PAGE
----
As detailed in this Los Angeles Times article, California officials are robustly defending their lethal injection protocol in the federal litigation that has halted executions in the state. Here are the basics:
The California attorney general's office issued a ringing defense of the state's lethal injection procedure Thursday, maintaining in a court brief that "there is no evidence that any prior execution resulted in the unnecessary and wanton infliction of pain." The state's brief was filed with U.S. District Judge Jeremy Fogel, who conducted a four-day hearing in September examining the contentions of death row inmate Michael Morales that California's lethal injection protocol violates the constitutional bar against cruel and unusual punishment. Fogel is expected to rule this year on the constitutionality of the state's procedure.
FAMM's view of the new political lanscape
I have discussed here and here the new (and uncertain) federal sentencing dynamics in the wake of Tuesday's election results. Over at the website of Families Against Mandatory Minimums (FAMM), Julie Stewart has this message on the topic. Here are some highlights:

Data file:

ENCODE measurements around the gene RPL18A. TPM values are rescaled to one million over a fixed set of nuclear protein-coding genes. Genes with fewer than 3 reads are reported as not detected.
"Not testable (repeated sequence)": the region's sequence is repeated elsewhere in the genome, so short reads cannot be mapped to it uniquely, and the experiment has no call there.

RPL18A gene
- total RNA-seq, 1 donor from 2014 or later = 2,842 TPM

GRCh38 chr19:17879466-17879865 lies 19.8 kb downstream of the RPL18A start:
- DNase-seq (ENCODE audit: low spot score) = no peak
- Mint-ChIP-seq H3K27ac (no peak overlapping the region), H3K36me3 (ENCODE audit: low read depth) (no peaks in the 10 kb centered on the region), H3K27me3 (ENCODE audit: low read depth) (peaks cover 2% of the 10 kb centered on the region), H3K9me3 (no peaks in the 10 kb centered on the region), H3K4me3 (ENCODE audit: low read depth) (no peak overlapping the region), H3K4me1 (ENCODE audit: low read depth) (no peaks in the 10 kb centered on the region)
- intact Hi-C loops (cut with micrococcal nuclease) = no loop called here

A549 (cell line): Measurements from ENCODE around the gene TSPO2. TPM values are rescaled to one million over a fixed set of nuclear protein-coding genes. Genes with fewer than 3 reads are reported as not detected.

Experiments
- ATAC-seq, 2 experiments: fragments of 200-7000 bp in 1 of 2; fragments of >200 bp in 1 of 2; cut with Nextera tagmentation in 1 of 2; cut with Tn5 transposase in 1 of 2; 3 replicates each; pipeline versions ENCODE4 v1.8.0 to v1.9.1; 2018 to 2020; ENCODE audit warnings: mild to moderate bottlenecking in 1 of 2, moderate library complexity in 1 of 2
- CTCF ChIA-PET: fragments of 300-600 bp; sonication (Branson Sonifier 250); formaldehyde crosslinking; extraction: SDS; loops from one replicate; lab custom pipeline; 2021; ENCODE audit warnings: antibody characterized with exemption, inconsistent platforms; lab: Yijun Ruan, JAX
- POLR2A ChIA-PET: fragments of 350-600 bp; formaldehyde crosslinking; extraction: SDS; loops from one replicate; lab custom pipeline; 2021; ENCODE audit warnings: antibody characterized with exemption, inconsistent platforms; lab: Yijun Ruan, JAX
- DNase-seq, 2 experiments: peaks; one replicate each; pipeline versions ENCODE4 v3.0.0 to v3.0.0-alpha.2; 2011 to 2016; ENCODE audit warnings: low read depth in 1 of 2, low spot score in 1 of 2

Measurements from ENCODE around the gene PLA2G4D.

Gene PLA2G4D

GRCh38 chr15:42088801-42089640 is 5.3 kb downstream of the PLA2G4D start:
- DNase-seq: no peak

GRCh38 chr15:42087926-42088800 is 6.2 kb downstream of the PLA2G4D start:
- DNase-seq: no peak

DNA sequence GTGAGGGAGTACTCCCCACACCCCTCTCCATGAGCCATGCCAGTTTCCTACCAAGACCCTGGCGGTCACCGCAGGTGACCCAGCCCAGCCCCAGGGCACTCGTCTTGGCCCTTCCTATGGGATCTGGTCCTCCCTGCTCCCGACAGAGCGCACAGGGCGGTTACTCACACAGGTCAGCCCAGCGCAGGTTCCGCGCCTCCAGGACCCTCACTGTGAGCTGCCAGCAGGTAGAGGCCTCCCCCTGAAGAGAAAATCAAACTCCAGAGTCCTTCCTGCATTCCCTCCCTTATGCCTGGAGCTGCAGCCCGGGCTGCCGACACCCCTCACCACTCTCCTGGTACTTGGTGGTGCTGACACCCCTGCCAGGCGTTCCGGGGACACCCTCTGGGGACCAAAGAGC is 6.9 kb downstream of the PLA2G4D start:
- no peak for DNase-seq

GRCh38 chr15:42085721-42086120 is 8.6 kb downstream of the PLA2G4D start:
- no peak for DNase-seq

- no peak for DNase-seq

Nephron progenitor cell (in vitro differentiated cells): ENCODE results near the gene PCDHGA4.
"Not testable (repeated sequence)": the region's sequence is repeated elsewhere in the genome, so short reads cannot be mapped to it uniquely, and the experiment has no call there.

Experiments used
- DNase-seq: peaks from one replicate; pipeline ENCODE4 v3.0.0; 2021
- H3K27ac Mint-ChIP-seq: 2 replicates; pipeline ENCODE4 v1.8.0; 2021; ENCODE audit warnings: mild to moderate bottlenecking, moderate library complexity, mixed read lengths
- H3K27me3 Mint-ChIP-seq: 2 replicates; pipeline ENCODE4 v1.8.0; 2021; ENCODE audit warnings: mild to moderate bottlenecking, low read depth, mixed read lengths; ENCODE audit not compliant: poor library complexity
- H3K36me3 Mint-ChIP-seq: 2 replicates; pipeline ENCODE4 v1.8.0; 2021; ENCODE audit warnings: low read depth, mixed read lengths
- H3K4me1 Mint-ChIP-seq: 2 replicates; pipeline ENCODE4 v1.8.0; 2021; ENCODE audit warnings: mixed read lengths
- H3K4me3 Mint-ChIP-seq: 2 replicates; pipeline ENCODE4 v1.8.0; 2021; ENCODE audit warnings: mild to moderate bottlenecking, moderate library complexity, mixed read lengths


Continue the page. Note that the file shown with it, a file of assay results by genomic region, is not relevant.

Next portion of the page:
Many Democratic members of Congress with whom FAMM works were re-elected and will assume powerful leadership positions when Congress reconvenes in January. Rep. John Conyers (D-Mich.) will become Chair of the House Judiciary committee, replacing sentencing reform foe Rep. F. James Sensenbrenner (R-Wis.), who orchestrated attacks on judicial discretion and sponsored the egregious “Booker-fix” bill, among many other costly and punitive sentencing bills. Rep. Robert “Bobby” Scott (D-Va.) will become Chair of the House Subcommittee on Crime, Terrorism and Homeland Security, which is the committee where sentencing bills begin.
The positive relationships we have built with Republican lawmakers like Rep. Bob Inglis (R-S.C.) and Rep. Jeff Flake (R-Ariz.), who were re-elected, will also continue. And, of course, we will keep reaching out to more Republicans to build a broad consensus for sentencing reform, which is still necessary to win reforms. The changing of the guard in judiciary and subcommittee leadership may be the key to opening doors for increased bipartisan collaboration on smart sentencing bills. There seems to be growing support for cost effective, fair and proportionate sentencing laws among some Republicans and Democrats.
H.R. 1704, the “Second Chance Act,” has bipartisan support and has already cleared the House Judiciary committee, although some of the provisions FAMM was most eager to see enacted were stripped from the bill. As previously reported, the likelihood of the Second Chance Act’s passage during the upcoming “lame-duck” session remains uncertain. But even if does fail, its broad bipartisan support will likely continue in the 110th Congress, hopefully carrying it towards final passage.